The students also explored communities that highlighted for them the tangled interdependencies that the border has created between the U.S. and Mexico. In Tijuana, the students visited maquiladoras, factories where Mexican workers manufacture goods for export, often to the U.S. According to Hu-DeHart, employees of maquiladoras in the borderlands work up to 60 hours a week, earning about $2 an hour.
For Brown sophomore Jaylim Aboneaaj, visiting the maquiladoras illustrated the "asymmetrical power relationship" between the U.S. and Mexico.
"We could see the suffering that is necessary for our society to function," he said.
And yet, as Pottinger notes, these foreign-run factories "are one of the most stable forms of work now available in region." Because the maquiladoras have become integral to the economy of many border cities, she said, "there needs to be a broader cultural conversation about how we uphold human rights in these factories. Those of us lucky enough to visit them without fear need to speak up on these issues."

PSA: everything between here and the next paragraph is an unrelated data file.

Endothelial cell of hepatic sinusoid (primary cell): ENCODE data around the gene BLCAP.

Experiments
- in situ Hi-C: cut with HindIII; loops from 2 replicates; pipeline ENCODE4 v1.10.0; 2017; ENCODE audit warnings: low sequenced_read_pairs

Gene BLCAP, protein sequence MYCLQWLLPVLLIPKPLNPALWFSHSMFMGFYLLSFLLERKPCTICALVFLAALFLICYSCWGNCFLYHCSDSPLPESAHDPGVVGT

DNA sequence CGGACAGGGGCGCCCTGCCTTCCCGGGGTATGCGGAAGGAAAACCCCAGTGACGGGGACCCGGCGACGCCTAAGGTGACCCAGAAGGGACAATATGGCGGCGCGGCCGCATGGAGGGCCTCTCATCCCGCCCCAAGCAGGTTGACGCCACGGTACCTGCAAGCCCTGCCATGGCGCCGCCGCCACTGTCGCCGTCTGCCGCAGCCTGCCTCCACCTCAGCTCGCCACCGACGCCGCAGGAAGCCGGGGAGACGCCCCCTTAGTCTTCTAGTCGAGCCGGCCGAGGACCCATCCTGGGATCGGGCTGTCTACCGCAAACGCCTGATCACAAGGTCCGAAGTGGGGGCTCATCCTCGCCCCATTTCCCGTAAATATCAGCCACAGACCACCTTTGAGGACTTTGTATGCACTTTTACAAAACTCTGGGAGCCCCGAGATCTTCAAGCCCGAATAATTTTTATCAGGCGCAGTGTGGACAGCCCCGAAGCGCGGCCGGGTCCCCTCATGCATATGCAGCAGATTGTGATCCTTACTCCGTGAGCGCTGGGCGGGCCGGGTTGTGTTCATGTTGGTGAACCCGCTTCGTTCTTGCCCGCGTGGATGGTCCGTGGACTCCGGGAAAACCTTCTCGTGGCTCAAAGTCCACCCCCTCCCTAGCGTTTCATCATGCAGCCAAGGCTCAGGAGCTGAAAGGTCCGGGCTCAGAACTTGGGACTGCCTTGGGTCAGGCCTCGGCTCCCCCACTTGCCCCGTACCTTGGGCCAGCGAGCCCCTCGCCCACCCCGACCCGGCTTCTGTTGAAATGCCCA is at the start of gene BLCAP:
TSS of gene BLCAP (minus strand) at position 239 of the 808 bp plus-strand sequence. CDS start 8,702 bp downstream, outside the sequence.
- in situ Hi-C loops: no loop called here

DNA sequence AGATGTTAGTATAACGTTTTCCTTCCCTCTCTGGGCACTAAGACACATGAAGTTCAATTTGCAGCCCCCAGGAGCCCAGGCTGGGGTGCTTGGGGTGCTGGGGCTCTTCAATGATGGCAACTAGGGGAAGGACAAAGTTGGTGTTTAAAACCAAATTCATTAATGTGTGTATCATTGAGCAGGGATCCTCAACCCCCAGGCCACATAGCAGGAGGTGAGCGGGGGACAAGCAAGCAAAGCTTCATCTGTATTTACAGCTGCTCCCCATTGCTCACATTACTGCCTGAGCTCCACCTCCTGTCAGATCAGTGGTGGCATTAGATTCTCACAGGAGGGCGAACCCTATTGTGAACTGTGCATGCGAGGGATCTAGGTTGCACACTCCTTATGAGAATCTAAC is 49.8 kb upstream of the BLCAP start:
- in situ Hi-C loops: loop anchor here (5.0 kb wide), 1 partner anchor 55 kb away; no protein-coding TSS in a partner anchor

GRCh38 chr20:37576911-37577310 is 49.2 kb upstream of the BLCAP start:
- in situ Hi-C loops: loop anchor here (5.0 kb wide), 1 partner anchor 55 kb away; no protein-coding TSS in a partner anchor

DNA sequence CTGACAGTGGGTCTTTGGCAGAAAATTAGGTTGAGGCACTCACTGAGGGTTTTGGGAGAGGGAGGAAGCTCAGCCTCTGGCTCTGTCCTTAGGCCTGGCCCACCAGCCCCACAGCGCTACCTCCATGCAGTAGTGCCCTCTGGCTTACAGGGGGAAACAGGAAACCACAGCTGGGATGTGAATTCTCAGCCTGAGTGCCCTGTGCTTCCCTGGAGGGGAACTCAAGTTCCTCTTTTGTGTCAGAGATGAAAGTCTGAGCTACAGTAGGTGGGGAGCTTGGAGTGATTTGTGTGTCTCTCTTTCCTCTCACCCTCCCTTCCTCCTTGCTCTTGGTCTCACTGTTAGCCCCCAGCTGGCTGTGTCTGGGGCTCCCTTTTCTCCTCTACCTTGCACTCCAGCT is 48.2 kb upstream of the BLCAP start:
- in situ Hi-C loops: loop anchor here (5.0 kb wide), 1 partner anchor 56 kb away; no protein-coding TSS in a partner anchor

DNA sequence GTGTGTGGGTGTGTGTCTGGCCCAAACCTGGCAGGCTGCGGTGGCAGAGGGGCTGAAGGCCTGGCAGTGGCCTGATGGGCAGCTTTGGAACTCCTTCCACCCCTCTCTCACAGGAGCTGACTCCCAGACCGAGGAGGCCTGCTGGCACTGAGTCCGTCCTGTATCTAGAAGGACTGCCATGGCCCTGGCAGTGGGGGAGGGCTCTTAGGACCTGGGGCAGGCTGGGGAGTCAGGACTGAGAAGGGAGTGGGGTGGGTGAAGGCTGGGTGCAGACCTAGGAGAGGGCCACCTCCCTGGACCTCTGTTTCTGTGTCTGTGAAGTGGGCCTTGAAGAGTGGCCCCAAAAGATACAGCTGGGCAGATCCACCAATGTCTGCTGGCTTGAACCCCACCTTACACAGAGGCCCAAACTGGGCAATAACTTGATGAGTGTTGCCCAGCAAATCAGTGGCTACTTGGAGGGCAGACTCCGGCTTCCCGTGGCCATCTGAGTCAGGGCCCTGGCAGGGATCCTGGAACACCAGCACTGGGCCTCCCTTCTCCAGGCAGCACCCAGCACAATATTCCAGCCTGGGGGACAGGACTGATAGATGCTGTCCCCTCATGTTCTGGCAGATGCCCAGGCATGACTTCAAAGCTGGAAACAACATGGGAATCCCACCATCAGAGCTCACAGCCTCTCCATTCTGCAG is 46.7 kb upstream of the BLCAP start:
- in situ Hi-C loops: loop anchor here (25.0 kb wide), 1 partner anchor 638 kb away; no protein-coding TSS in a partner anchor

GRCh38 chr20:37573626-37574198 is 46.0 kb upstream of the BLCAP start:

And equipping students with the firsthand understanding so critical to speaking up was precisely a goal of the course, Hu-DeHart and the students said. For the course’s final project, each participant will work to ignite conversation about the U.S.-Mexican border within their home communities by developing an op-ed for their hometown newspapers. For Cho, the opportunity to start this conversation is one the course’s most valuable features.
"The course aims not just to teach students here, but for us to share our stories with people at home," she said. "As someone coming from Missouri, a place far from the border, I feel it’s extremely important that this sort of exchange occurs."
A first-year seminar, reimagined
This is not the first year that Hu-DeHart has taught an ethnic studies course by this name. Since 2013, the U.S.-Mexico Border and Borderlands has been offered four times as a bilingual first-year seminar taught on campus over the course of a full semester.